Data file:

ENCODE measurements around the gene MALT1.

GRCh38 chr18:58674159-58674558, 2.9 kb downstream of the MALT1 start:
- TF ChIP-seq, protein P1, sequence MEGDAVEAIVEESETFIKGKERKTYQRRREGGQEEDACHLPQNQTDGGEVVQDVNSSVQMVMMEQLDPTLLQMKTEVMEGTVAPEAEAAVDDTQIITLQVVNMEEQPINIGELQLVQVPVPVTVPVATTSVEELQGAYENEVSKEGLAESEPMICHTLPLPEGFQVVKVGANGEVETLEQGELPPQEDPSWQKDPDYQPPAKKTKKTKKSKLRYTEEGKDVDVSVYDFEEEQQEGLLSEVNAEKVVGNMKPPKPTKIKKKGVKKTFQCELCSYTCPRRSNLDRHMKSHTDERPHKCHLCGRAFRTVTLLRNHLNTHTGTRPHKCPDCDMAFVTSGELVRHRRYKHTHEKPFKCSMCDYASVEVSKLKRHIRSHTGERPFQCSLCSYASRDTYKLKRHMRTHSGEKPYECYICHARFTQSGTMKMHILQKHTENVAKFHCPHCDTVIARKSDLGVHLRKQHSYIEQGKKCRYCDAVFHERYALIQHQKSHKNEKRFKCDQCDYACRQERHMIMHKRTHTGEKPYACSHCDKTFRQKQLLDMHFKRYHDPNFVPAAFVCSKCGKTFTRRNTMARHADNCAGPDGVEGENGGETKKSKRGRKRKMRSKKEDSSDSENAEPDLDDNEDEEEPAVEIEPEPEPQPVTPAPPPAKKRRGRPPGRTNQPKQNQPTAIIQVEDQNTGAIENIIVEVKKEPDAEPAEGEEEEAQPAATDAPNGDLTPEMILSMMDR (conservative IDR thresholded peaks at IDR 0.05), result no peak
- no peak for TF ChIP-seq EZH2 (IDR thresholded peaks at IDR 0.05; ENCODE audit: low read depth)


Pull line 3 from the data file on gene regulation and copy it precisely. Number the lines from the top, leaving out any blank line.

- TF ChIP-seq, protein P1, sequence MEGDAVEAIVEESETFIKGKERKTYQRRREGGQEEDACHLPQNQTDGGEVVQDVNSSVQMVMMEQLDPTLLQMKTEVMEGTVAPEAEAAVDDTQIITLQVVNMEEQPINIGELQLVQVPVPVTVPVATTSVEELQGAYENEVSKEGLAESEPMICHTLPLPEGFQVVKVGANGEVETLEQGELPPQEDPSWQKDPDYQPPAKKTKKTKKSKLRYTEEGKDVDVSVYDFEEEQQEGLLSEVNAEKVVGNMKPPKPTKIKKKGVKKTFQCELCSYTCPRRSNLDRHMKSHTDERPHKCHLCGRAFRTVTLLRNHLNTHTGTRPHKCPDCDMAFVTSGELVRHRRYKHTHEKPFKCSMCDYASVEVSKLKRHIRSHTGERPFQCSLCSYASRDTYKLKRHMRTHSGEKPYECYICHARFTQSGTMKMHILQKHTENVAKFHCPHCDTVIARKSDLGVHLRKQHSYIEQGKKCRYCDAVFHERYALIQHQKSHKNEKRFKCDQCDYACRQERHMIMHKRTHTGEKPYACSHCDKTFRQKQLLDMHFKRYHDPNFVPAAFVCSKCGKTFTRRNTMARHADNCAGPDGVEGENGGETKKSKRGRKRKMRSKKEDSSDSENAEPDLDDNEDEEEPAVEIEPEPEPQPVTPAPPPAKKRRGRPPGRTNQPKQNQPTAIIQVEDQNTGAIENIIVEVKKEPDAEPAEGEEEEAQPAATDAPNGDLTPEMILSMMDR (conservative IDR thresholded peaks at IDR 0.05), result no peak